Surprisingly, Punjab's advocate general Ashok Aggarwal was arguing the case on behalf of the producer of Hindi film 'Grand Masti' though the Punjab government was one of the parties (respondents) in the letters patent appeal filed by him on Thursday.
This is despite the fact that the petitioner, Dinesh Chadha, while filing the writ petition challenging the release of the movie, had also impleaded the Punjab government as one of the respondents.
It was then on September 10 that the single judge while staying the release of the movie had issued notice of motion to all the parties in the case, including the Punjab government, for filing their replies on September 20, the next date of hearing.
When asked about his stand, Aggarwal, top law officer of the state holding the constitutional post, said, "I can appear for the petitioner as there is no conflict with the state, no state order is under challenge. In this case, Punjab was pro forma party."
Replying to the question whether a state law officer can appear in a case in which the state is one of the opposite parties, Bar Council of Punjab and Haryana chairman Randhir Singh Badhran said, "It is against legal ethics. A law officer when appointed signs a contract with the state government and cannot appear against the state. If he violates it, the state government is authorised to take action against him."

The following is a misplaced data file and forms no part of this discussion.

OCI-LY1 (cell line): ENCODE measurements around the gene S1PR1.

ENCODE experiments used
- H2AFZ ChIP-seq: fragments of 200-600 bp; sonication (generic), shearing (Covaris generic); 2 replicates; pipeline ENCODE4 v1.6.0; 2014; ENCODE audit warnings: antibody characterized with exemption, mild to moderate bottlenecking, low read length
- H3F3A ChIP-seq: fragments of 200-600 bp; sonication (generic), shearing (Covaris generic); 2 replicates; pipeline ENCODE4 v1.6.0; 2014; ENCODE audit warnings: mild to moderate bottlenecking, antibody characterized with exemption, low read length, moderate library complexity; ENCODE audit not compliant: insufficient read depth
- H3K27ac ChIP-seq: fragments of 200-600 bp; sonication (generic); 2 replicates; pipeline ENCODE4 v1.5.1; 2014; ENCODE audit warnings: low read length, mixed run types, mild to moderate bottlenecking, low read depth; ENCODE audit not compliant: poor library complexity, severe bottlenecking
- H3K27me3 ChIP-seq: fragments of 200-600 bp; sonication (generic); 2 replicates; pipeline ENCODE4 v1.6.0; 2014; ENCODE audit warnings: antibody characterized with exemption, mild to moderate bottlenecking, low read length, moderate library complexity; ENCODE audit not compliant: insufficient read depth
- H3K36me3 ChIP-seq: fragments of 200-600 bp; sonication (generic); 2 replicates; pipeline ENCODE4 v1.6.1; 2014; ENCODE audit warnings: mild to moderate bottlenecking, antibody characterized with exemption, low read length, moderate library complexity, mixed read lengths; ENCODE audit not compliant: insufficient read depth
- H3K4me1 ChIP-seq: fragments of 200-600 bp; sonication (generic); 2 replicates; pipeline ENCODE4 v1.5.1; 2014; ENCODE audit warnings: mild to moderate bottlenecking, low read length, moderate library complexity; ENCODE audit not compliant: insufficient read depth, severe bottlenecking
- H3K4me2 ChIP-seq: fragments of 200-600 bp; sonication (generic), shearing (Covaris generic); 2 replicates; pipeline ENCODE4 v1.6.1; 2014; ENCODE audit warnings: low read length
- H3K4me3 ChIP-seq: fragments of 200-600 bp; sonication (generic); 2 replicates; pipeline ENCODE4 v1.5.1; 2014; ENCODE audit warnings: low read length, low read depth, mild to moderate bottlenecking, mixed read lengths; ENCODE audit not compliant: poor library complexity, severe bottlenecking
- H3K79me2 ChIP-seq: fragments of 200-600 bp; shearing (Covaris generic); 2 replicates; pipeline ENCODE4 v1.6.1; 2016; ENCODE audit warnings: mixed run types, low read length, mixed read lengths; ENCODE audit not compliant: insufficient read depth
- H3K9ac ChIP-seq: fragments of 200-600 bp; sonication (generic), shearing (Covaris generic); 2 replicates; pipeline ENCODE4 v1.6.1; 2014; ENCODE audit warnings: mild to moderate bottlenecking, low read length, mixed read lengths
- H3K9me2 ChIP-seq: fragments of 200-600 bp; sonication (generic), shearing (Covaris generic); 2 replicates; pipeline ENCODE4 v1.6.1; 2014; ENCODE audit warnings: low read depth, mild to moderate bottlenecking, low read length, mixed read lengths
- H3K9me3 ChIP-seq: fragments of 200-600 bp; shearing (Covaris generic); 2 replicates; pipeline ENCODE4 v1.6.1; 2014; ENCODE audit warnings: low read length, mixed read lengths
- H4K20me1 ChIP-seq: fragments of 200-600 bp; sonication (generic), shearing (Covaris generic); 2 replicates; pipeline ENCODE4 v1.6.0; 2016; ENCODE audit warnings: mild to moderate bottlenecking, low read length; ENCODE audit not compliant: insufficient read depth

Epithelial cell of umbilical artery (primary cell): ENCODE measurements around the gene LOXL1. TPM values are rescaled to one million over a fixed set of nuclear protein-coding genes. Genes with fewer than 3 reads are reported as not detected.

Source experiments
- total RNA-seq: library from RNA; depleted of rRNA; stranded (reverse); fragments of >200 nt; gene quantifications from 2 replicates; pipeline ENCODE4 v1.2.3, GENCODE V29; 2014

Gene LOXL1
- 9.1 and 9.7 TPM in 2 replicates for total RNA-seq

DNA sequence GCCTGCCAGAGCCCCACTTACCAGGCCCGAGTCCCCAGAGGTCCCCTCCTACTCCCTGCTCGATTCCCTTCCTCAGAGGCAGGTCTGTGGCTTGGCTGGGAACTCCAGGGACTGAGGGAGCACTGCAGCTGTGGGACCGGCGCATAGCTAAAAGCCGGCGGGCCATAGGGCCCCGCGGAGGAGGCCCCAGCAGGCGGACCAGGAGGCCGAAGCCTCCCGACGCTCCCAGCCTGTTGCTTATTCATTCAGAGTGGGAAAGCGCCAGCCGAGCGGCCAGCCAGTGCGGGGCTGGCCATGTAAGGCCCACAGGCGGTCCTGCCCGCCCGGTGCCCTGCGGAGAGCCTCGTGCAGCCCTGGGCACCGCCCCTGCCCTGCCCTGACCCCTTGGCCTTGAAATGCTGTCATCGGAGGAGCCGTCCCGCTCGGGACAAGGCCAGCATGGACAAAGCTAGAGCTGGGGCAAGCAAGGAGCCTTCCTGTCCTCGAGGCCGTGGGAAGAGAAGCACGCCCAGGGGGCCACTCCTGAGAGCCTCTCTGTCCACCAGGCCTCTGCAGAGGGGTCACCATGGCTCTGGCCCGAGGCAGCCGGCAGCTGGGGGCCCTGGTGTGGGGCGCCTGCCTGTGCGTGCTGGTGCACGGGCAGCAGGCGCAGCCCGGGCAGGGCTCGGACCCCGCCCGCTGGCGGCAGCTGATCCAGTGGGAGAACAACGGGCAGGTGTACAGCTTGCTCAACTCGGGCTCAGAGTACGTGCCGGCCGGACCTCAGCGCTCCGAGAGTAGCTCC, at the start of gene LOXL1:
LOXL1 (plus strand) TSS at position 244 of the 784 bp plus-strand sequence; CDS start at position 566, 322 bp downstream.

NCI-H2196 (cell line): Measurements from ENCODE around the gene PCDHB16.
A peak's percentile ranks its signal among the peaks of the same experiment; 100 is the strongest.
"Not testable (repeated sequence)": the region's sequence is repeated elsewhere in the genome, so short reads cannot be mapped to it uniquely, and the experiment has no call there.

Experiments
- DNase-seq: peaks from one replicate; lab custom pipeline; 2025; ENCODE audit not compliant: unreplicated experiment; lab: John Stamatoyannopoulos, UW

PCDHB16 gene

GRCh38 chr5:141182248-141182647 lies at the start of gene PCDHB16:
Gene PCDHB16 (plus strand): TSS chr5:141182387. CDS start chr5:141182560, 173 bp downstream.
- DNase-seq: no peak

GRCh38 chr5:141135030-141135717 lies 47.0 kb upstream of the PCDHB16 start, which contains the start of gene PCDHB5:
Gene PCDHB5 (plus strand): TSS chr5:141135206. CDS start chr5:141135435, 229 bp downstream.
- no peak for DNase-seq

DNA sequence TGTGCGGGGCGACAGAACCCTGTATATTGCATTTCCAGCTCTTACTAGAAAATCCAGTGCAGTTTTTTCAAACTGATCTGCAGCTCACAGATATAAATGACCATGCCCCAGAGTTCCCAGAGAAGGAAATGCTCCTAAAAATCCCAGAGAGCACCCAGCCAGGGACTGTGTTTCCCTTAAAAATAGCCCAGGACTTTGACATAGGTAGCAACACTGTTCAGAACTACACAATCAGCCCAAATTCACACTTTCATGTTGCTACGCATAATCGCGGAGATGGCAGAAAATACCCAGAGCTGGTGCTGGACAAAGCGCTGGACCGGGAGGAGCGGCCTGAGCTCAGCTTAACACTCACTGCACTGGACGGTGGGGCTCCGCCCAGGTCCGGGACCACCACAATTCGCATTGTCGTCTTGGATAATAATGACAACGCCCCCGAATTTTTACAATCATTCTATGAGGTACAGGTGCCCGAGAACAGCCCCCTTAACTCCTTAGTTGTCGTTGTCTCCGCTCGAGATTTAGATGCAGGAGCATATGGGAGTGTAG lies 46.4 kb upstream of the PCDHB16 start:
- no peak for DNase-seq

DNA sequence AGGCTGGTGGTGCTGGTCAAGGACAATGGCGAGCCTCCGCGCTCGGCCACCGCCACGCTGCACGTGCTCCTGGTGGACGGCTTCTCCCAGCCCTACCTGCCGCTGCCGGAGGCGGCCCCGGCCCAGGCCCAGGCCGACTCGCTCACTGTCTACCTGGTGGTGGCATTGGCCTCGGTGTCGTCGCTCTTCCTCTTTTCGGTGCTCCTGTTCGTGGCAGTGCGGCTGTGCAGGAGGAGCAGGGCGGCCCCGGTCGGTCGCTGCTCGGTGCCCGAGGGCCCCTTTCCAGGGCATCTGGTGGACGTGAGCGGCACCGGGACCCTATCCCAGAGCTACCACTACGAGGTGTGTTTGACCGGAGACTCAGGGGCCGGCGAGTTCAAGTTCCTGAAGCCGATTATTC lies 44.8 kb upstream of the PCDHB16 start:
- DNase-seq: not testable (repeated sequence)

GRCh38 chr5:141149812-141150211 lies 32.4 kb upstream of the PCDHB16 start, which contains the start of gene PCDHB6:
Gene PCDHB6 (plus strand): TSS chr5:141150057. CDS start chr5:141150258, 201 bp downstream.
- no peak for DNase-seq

Questioned about the Bar Council's role in such cases, Badhran clarified that the council only took note of such cases when they were referred to it. "Such cases are put up before the disciplinary committee," he said.
Some of the senior advocates, when contacted by HT were of the view that professional legal ethics demanded a person occupying a constitutional position not to appear in any such case where the state government is a opposite party.